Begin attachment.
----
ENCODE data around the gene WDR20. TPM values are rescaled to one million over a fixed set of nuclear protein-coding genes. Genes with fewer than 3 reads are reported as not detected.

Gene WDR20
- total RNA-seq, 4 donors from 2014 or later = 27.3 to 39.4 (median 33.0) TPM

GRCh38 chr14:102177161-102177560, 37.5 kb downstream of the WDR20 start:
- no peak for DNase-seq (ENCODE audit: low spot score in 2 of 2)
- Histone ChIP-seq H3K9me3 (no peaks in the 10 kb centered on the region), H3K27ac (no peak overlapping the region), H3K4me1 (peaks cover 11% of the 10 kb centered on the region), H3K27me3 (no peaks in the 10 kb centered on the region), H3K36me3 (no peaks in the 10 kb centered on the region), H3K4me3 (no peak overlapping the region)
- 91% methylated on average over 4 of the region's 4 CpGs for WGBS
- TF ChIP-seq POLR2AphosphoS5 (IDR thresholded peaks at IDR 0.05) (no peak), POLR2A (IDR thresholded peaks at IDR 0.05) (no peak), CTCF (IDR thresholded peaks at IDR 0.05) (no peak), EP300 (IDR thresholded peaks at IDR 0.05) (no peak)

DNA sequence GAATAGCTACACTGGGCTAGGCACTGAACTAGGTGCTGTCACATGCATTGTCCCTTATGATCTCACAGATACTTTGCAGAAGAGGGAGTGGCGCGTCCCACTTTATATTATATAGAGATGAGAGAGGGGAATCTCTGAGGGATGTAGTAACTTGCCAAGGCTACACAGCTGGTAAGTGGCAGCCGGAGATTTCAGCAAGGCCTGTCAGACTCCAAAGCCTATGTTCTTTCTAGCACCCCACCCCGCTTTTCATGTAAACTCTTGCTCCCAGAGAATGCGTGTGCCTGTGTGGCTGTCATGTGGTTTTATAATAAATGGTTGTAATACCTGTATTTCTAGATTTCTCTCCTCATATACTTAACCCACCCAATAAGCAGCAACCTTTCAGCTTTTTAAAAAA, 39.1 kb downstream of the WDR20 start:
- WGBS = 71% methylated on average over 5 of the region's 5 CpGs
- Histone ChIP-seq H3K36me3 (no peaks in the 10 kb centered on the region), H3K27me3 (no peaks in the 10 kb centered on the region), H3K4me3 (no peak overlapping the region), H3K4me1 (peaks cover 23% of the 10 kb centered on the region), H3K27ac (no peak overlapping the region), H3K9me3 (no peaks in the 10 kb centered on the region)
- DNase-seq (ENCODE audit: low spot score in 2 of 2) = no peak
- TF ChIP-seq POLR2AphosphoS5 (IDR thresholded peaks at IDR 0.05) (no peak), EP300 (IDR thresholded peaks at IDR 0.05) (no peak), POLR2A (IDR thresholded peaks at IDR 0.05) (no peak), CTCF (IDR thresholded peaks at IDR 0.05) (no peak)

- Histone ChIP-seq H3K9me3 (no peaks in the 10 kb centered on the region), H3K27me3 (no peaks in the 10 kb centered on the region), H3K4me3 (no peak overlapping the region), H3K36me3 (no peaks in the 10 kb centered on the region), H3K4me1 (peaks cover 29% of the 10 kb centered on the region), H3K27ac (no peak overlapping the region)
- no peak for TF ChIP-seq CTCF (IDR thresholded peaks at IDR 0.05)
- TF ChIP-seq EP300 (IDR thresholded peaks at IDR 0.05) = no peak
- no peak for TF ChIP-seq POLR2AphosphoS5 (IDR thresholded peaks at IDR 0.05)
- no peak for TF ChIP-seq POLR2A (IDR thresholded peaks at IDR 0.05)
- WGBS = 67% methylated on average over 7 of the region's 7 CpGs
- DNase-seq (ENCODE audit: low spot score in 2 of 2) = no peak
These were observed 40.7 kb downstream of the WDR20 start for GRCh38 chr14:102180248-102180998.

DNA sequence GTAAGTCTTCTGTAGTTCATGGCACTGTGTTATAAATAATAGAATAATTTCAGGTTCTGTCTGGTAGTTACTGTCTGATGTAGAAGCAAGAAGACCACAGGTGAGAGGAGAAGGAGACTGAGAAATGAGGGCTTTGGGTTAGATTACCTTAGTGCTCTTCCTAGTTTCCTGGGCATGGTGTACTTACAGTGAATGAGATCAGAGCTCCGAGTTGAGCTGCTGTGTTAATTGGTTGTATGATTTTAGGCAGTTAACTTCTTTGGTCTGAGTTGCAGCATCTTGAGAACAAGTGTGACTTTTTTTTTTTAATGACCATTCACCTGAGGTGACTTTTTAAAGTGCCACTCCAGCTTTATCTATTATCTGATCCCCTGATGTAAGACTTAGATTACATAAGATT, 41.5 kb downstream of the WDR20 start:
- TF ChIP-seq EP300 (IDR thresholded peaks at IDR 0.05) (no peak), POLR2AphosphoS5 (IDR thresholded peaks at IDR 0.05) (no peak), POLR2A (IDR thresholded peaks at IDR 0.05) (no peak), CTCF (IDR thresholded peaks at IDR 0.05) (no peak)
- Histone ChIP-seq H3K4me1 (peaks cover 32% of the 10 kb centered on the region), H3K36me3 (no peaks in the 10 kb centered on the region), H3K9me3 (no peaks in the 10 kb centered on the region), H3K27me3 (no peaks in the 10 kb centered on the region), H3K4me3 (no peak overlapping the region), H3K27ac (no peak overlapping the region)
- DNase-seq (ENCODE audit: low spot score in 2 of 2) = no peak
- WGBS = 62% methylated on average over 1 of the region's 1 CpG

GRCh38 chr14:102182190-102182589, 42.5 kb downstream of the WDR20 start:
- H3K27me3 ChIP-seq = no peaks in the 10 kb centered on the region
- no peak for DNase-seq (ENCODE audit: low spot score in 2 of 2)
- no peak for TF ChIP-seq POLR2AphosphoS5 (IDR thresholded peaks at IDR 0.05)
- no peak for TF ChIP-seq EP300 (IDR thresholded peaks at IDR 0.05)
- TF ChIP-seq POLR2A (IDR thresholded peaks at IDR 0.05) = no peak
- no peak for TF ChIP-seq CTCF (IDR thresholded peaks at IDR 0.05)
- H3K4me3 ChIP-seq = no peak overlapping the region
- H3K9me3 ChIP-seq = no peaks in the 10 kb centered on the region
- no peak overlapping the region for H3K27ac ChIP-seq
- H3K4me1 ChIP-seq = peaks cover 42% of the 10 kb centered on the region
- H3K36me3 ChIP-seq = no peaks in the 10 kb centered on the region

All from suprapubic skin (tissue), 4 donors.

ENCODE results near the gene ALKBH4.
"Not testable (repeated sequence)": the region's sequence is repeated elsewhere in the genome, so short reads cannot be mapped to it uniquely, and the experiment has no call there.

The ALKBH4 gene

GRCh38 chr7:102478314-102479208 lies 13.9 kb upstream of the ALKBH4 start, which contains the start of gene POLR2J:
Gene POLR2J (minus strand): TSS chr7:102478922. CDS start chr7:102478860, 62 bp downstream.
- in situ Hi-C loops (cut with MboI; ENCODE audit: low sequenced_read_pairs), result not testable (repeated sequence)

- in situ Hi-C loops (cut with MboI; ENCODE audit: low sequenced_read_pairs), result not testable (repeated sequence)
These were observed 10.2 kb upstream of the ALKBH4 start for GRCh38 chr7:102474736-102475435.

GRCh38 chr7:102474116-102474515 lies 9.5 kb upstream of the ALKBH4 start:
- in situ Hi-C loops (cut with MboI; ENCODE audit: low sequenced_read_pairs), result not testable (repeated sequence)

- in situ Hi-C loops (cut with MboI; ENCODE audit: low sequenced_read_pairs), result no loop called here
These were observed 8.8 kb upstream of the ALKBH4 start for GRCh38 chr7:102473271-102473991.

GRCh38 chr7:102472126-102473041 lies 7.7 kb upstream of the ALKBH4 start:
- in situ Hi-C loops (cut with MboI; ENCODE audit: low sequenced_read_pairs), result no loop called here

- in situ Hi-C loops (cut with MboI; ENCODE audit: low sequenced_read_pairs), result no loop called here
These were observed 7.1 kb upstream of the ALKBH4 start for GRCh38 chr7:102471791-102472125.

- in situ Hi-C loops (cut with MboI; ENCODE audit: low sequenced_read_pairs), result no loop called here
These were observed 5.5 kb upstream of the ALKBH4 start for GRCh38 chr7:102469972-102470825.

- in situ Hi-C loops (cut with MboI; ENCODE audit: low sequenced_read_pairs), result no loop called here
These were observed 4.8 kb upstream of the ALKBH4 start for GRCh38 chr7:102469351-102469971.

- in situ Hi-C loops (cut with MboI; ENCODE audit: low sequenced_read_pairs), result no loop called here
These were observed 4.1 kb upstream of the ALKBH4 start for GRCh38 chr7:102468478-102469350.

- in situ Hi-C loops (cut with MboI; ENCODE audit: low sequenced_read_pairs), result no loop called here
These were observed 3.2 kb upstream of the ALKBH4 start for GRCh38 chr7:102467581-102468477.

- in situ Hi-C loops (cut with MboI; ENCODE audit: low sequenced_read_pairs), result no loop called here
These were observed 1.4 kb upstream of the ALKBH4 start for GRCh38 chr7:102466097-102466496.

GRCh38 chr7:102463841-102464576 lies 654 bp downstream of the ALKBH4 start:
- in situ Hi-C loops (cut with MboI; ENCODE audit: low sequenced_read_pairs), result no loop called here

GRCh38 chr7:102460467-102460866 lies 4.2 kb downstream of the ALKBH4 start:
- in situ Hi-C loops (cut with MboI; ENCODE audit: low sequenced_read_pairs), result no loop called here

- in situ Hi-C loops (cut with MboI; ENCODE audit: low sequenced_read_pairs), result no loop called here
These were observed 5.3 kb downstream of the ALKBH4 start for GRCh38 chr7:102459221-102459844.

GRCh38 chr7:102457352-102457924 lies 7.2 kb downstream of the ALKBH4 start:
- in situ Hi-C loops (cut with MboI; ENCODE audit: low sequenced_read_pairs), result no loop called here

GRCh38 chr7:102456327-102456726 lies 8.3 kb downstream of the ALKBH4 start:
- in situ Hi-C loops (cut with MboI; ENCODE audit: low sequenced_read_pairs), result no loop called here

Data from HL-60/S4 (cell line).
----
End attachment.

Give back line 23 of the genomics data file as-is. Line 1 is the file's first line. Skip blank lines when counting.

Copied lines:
- TF ChIP-seq EP300 (IDR thresholded peaks at IDR 0.05) (no peak), POLR2AphosphoS5 (IDR thresholded peaks at IDR 0.05) (no peak), POLR2A (IDR thresholded peaks at IDR 0.05) (no peak), CTCF (IDR thresholded peaks at IDR 0.05) (no peak)